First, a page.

Medical marijuana, also known as cannabis, is being sought by patients and survivors to alleviate common symptoms of cancer and its treatments that affect their quality of life. The National Academy of Sciences (2017) reports conclusive or substantial evidence that cannabis is successful in treating chronic cancer pain and chemotherapy-induced nausea and vomiting, moderate evidence that cannabinoids are beneficial for sleep disorders that accompany chronic illnesses, and limited evidence supporting use for appetite stimulation and anxiety.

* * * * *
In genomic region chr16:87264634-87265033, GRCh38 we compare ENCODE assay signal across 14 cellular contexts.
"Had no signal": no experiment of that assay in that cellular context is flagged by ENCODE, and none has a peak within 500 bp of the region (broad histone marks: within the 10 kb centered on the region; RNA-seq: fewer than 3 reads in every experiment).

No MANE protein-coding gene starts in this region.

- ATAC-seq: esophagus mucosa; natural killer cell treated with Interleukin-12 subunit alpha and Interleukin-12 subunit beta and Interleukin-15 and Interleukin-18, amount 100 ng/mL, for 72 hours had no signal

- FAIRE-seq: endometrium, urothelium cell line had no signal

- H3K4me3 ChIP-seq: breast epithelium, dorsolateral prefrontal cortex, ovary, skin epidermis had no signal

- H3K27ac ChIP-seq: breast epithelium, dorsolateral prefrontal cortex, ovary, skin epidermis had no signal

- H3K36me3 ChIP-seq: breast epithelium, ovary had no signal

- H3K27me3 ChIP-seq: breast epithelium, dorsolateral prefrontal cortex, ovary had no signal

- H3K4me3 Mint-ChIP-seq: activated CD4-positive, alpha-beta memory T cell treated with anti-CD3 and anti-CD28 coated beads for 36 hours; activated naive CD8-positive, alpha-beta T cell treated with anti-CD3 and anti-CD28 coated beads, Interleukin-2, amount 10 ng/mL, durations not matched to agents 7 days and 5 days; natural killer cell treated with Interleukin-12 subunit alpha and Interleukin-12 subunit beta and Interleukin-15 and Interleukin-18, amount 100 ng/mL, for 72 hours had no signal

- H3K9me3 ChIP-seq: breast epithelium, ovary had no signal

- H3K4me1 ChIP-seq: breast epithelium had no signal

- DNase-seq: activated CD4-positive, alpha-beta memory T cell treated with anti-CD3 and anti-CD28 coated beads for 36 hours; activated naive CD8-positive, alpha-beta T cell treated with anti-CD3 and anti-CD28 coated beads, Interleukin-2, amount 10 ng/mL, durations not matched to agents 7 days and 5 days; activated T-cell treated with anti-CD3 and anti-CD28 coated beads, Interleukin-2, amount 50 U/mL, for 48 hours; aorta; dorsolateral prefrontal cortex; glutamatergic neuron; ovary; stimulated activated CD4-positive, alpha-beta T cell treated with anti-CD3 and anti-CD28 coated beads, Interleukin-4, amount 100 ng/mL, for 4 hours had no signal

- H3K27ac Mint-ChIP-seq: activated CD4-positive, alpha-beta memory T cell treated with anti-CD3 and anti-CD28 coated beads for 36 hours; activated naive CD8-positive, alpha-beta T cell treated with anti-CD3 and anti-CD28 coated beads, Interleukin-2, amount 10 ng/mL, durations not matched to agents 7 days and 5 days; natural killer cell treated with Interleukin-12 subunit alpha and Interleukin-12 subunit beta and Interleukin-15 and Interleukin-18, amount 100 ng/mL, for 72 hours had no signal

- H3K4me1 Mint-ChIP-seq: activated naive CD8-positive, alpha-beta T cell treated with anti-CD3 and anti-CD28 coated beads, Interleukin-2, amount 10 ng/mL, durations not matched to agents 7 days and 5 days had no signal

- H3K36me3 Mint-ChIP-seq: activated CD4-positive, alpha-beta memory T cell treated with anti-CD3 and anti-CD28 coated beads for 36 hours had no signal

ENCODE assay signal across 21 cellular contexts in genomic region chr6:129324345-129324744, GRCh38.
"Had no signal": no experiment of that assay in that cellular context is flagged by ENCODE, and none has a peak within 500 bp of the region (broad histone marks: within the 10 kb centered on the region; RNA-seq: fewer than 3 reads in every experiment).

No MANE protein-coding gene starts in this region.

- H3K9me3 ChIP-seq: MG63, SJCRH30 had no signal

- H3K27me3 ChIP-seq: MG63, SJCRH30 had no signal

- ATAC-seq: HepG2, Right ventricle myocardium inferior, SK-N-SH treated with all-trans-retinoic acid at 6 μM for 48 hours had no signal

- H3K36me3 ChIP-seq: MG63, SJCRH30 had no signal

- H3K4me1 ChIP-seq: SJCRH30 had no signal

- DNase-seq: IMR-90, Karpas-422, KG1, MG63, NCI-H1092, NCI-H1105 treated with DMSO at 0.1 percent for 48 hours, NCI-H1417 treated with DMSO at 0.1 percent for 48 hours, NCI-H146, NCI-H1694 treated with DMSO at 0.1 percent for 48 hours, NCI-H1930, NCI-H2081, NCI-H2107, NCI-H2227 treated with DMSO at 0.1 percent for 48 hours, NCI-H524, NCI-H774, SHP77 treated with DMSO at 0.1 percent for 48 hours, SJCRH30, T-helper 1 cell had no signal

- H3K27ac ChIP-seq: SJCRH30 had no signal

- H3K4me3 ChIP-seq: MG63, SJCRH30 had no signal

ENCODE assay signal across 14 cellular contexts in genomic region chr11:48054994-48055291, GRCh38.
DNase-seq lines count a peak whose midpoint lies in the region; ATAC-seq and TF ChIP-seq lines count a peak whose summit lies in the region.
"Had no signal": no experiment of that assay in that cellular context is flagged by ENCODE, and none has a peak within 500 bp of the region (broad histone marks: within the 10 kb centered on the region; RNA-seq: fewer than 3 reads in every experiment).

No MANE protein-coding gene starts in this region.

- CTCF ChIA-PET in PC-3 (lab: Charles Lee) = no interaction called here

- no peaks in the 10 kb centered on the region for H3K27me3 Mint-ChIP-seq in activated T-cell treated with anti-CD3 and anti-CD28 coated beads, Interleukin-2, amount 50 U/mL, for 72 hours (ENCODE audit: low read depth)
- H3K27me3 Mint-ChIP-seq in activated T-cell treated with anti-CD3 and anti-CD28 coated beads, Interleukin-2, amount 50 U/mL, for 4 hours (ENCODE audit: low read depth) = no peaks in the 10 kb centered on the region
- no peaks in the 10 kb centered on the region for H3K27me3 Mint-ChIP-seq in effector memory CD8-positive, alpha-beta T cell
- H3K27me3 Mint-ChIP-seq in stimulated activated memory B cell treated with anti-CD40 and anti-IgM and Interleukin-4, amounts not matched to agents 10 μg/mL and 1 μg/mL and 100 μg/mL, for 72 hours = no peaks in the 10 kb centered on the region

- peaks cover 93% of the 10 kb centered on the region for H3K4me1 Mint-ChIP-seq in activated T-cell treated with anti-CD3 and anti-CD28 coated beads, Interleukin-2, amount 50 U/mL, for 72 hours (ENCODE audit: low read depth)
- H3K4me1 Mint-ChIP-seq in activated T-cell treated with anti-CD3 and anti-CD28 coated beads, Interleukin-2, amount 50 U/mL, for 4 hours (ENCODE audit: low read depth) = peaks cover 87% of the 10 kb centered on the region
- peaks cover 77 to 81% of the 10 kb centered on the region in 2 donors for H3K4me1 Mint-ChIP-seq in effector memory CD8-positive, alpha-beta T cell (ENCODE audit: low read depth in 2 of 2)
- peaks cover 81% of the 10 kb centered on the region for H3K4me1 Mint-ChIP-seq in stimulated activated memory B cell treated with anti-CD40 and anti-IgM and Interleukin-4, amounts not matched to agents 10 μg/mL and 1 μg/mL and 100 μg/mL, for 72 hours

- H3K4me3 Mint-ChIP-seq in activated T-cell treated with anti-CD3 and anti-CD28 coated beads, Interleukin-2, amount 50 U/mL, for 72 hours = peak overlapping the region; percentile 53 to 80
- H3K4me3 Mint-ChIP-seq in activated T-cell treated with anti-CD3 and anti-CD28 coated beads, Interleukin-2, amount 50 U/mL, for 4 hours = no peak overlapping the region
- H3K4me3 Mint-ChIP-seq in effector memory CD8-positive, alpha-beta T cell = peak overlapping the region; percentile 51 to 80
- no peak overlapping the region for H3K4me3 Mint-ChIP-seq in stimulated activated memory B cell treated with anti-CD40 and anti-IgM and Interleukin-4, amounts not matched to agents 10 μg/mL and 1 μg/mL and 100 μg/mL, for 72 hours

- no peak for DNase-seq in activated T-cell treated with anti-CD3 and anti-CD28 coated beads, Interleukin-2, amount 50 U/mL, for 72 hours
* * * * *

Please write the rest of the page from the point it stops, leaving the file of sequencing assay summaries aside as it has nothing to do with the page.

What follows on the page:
This study indicates that cancer survivors may indeed consume cannabis for symptom relief, and not merely for recreational purposes. More research is needed to study the adequate role that cannabis may have for treating symptoms associated with cancer survivorship.
Authors: Jeffrey Y. Hergenrather, Joshua Aviram, Yelena Vysotski, Salvatore Campisi-Pinto, Gil M. Lewitus, David Meiri Published in Rambam Maimonides Medical Journal January 2020 Abstract Objective The aim of this cross-sectional questionnaire-based study…